Financial incentives and deposit contracts to promote HIV retesting in Uganda: A randomized trial

PLoS Med. 2021 May 4;18(5):e1003630. doi: 10.1371/journal.pmed.1003630. eCollection 2021 May.

Abstract

Background: Frequent retesting for HIV among persons at increased risk of HIV infection is critical to early HIV diagnosis of persons and delivery of combination HIV prevention services. There are few evidence-based interventions for promoting frequent retesting for HIV. We sought to determine the effectiveness of financial incentives and deposit contracts in promoting quarterly HIV retesting among adults at increased risk of HIV.

Methods and findings: In peri-urban Ugandan communities from October to December 2018, we randomized HIV-negative adults with self-reported risk to 1 of 3 strategies to promote HIV retesting: (1) no incentive; (2) cash incentives (US$7) for retesting at 3 and 6 months (total US$14); or (3) deposit contracts: participants could voluntarily deposit US$6 at baseline and at 3 months that would be returned with interest (total US$7) upon retesting at 3 and 6 months (total US$14) or lost if participants failed to retest. The primary outcome was retesting for HIV at both 3 and 6 months. Of 1,482 persons screened for study eligibility following community-based recruitment, 524 participants were randomized to either no incentive (N = 180), incentives (N = 172), or deposit contracts (N = 172): median age was 25 years (IQR: 22 to 30), 44% were women, and median weekly income was US$13.60 (IQR: US$8.16 to US$21.76). Among participants randomized to deposit contracts, 24/172 (14%) made a baseline deposit, and 2/172 (1%) made a 3-month deposit. In intent-to-treat analyses, HIV retesting at both 3 and 6 months was significantly higher in the incentive arm (89/172 [52%]) than either the control arm (33/180 [18%], odds ratio (OR) 4.8, 95% CI: 3.0 to 7.7, p < 0.001) or the deposit contract arm (28/172 [16%], OR 5.5, 95% CI: 3.3 to 9.1, p < 0.001). Among those in the deposit contract arm who made a baseline deposit, 20/24 (83%) retested at 3 months; 11/24 (46%) retested at both 3 and 6 months. Among 282 participants who retested for HIV during the trial, three (1%; 95%CI: 0.2 to 3%) seroconverted: one in the incentive group and two in the control group. Study limitations include measurement of retesting at the clinic where baseline enrollment occurred, only offering clinic-based (rather than community-based) HIV retesting and lack of measurement of retesting after completion of the trial to evaluate sustained retesting behavior.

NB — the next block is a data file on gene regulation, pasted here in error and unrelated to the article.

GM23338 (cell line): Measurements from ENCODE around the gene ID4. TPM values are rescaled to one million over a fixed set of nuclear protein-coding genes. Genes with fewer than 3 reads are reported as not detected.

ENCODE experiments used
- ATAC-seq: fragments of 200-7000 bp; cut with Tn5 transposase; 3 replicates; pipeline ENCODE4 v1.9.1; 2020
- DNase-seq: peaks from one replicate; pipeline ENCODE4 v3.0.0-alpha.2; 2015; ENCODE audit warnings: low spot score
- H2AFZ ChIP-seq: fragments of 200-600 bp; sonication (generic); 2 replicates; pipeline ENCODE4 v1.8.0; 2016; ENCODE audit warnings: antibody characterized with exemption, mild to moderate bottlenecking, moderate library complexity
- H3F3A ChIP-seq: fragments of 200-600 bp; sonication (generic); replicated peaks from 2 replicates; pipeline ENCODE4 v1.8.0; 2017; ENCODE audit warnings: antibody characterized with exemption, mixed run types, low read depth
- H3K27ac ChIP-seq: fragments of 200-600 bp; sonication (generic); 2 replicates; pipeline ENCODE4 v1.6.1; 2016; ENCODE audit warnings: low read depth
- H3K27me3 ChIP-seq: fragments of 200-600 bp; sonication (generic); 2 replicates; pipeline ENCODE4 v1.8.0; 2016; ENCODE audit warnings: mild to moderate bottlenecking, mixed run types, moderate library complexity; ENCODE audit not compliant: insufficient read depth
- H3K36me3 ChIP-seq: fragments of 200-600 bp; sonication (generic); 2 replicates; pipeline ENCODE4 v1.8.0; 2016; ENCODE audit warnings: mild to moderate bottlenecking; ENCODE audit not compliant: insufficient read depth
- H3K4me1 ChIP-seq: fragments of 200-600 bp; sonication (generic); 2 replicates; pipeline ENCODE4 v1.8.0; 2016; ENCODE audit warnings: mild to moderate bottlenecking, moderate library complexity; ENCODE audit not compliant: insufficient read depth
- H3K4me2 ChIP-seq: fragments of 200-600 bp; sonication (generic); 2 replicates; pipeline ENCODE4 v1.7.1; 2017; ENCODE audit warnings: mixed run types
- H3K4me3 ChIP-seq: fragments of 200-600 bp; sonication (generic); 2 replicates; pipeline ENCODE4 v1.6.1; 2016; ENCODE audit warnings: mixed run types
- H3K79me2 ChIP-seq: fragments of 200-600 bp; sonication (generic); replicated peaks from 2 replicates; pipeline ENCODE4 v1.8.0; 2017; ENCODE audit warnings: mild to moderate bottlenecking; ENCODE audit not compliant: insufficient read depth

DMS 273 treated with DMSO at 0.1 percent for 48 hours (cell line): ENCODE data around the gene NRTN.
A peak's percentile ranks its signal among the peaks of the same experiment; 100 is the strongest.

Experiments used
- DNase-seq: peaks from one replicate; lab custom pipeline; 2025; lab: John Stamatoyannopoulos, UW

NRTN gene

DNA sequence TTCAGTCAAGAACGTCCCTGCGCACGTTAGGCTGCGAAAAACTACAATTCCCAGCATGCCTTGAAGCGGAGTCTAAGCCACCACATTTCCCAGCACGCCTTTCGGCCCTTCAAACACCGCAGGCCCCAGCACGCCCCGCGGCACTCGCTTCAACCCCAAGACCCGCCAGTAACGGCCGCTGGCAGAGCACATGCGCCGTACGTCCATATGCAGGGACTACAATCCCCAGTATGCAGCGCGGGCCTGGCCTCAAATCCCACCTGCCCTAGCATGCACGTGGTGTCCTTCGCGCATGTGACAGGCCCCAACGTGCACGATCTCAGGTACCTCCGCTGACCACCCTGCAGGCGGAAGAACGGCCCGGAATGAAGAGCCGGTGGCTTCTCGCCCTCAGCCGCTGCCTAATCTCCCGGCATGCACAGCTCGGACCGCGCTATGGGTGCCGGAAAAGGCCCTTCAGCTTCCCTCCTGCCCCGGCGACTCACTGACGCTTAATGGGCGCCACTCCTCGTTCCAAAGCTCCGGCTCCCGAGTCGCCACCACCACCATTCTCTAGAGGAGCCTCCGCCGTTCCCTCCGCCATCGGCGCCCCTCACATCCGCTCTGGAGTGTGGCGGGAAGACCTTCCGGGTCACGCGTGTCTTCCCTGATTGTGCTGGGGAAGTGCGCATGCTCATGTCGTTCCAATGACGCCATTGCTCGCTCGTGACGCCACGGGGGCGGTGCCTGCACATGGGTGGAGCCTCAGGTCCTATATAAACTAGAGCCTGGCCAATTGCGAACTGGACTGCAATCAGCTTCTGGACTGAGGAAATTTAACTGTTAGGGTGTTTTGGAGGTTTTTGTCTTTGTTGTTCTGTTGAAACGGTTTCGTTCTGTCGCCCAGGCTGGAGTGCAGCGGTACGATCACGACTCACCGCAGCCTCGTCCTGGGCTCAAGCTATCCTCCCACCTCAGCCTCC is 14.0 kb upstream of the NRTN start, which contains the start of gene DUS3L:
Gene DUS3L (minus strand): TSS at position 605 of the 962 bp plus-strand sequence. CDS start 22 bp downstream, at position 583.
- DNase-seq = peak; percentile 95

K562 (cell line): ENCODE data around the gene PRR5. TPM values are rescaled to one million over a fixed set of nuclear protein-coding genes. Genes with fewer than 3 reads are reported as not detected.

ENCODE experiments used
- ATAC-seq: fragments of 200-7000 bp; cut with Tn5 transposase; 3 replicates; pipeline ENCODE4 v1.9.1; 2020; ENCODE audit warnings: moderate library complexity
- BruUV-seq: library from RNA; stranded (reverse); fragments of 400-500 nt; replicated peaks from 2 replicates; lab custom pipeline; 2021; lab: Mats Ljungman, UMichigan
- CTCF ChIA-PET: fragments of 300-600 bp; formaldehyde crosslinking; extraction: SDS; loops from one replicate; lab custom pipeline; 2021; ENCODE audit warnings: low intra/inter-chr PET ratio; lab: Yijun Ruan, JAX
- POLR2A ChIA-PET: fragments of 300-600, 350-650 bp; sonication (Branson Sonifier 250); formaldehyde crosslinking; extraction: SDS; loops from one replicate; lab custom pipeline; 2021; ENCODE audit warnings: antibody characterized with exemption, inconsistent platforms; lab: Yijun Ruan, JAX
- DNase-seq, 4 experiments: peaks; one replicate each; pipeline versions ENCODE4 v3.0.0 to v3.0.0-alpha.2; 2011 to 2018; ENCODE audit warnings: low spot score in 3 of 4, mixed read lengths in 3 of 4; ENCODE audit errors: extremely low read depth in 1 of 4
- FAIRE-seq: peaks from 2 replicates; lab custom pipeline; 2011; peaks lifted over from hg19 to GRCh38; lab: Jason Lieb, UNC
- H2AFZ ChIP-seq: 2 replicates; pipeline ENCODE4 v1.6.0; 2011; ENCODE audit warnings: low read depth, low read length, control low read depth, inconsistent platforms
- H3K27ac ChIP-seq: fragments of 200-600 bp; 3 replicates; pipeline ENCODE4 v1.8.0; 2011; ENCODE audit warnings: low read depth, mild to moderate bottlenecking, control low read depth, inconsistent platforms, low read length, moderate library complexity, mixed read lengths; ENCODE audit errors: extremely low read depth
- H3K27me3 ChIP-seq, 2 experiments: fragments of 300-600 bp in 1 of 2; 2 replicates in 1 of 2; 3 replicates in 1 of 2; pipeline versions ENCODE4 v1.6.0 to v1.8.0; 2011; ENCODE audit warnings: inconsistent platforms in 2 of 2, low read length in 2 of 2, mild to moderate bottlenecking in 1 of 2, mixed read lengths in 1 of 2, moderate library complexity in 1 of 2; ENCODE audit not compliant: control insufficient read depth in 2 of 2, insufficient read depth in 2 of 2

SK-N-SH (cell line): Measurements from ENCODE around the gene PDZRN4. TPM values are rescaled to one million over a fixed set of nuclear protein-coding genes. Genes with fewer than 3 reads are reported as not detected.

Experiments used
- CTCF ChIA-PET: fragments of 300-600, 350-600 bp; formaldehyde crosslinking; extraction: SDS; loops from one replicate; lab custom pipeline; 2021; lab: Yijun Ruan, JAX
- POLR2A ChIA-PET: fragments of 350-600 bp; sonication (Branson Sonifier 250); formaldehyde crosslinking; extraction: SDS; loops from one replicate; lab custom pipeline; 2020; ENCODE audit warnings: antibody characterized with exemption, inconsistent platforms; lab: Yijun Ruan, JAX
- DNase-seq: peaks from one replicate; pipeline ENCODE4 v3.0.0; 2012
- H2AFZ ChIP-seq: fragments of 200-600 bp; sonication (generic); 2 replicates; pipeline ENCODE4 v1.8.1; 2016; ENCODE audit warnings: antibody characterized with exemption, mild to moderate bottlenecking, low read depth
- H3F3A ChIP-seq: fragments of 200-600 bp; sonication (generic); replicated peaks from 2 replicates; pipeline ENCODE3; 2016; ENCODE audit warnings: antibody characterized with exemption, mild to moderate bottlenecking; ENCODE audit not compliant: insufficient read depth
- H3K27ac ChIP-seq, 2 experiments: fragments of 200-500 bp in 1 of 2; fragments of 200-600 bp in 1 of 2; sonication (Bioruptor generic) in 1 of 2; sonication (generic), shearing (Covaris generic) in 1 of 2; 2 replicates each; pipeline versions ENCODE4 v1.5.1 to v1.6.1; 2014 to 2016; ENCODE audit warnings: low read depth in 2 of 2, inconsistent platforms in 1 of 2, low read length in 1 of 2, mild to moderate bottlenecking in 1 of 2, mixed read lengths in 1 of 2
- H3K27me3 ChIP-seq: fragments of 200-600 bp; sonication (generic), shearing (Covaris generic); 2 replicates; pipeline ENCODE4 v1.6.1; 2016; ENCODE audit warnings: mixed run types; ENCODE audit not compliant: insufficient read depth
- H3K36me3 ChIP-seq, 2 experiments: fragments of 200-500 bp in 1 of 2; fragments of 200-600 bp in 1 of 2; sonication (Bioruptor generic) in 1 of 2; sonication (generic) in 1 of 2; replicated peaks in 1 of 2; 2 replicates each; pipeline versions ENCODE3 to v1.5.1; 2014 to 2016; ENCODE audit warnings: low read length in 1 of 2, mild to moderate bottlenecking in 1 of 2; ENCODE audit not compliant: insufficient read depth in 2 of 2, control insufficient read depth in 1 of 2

Conclusions: Offering financial incentives to high-risk adults in Uganda resulted in significantly higher HIV retesting. Deposit contracts had low uptake and overall did not increase retesting. As part of efforts to increase early diagnosis of HIV among high-risk populations, strategic use of incentives to promote retesting should receive greater consideration by HIV programs.

Trial registration: clinicaltrials.gov: NCT02890459.

Associated data

  • ClinicalTrials.gov/NCT02890459